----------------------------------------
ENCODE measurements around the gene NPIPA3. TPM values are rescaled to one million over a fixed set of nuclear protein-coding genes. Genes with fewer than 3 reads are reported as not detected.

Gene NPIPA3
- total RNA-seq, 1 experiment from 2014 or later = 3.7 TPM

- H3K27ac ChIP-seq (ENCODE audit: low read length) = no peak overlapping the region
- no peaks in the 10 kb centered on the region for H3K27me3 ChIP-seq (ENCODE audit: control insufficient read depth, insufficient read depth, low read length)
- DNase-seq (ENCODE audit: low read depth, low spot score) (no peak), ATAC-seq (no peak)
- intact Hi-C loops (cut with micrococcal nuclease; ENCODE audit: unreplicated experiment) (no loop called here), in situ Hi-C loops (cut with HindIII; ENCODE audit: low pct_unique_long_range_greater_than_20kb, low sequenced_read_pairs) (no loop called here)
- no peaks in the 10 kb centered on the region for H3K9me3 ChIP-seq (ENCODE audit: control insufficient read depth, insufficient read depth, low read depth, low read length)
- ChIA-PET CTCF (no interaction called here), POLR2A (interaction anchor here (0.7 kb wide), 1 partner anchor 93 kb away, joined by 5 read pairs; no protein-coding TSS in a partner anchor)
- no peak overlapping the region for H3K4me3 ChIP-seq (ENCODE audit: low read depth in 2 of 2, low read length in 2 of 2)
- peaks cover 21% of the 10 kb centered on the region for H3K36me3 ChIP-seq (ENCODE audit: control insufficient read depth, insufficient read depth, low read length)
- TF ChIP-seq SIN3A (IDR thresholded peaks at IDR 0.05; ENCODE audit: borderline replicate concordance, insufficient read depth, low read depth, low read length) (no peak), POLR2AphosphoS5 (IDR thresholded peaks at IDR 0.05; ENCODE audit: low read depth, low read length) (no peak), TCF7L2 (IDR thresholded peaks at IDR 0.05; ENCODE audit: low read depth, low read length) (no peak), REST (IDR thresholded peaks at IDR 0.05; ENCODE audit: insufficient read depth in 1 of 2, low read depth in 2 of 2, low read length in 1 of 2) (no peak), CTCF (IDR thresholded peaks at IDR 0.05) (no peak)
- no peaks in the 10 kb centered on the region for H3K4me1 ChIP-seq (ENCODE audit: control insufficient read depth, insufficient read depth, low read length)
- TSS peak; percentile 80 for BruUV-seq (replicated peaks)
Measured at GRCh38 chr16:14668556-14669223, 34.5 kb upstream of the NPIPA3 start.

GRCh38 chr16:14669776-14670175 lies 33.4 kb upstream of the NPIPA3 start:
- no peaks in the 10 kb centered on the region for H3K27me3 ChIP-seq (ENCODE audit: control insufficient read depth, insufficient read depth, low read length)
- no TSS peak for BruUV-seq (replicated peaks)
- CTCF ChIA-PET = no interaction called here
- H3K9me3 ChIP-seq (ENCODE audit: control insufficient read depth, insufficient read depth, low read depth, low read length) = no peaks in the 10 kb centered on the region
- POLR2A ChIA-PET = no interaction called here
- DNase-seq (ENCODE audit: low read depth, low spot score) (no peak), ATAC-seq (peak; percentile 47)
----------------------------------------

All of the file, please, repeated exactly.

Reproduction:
ENCODE measurements around the gene NPIPA3. TPM values are rescaled to one million over a fixed set of nuclear protein-coding genes. Genes with fewer than 3 reads are reported as not detected.

Gene NPIPA3
- total RNA-seq, 1 experiment from 2014 or later = 3.7 TPM

- H3K27ac ChIP-seq (ENCODE audit: low read length) = no peak overlapping the region
- no peaks in the 10 kb centered on the region for H3K27me3 ChIP-seq (ENCODE audit: control insufficient read depth, insufficient read depth, low read length)
- DNase-seq (ENCODE audit: low read depth, low spot score) (no peak), ATAC-seq (no peak)
- intact Hi-C loops (cut with micrococcal nuclease; ENCODE audit: unreplicated experiment) (no loop called here), in situ Hi-C loops (cut with HindIII; ENCODE audit: low pct_unique_long_range_greater_than_20kb, low sequenced_read_pairs) (no loop called here)
- no peaks in the 10 kb centered on the region for H3K9me3 ChIP-seq (ENCODE audit: control insufficient read depth, insufficient read depth, low read depth, low read length)
- ChIA-PET CTCF (no interaction called here), POLR2A (interaction anchor here (0.7 kb wide), 1 partner anchor 93 kb away, joined by 5 read pairs; no protein-coding TSS in a partner anchor)
- no peak overlapping the region for H3K4me3 ChIP-seq (ENCODE audit: low read depth in 2 of 2, low read length in 2 of 2)
- peaks cover 21% of the 10 kb centered on the region for H3K36me3 ChIP-seq (ENCODE audit: control insufficient read depth, insufficient read depth, low read length)
- TF ChIP-seq SIN3A (IDR thresholded peaks at IDR 0.05; ENCODE audit: borderline replicate concordance, insufficient read depth, low read depth, low read length) (no peak), POLR2AphosphoS5 (IDR thresholded peaks at IDR 0.05; ENCODE audit: low read depth, low read length) (no peak), TCF7L2 (IDR thresholded peaks at IDR 0.05; ENCODE audit: low read depth, low read length) (no peak), REST (IDR thresholded peaks at IDR 0.05; ENCODE audit: insufficient read depth in 1 of 2, low read depth in 2 of 2, low read length in 1 of 2) (no peak), CTCF (IDR thresholded peaks at IDR 0.05) (no peak)
- no peaks in the 10 kb centered on the region for H3K4me1 ChIP-seq (ENCODE audit: control insufficient read depth, insufficient read depth, low read length)
- TSS peak; percentile 80 for BruUV-seq (replicated peaks)
Measured at GRCh38 chr16:14668556-14669223, 34.5 kb upstream of the NPIPA3 start.

GRCh38 chr16:14669776-14670175 lies 33.4 kb upstream of the NPIPA3 start:
- no peaks in the 10 kb centered on the region for H3K27me3 ChIP-seq (ENCODE audit: control insufficient read depth, insufficient read depth, low read length)
- no TSS peak for BruUV-seq (replicated peaks)
- CTCF ChIA-PET = no interaction called here
- H3K9me3 ChIP-seq (ENCODE audit: control insufficient read depth, insufficient read depth, low read depth, low read length) = no peaks in the 10 kb centered on the region
- POLR2A ChIA-PET = no interaction called here
- DNase-seq (ENCODE audit: low read depth, low spot score) (no peak), ATAC-seq (peak; percentile 47)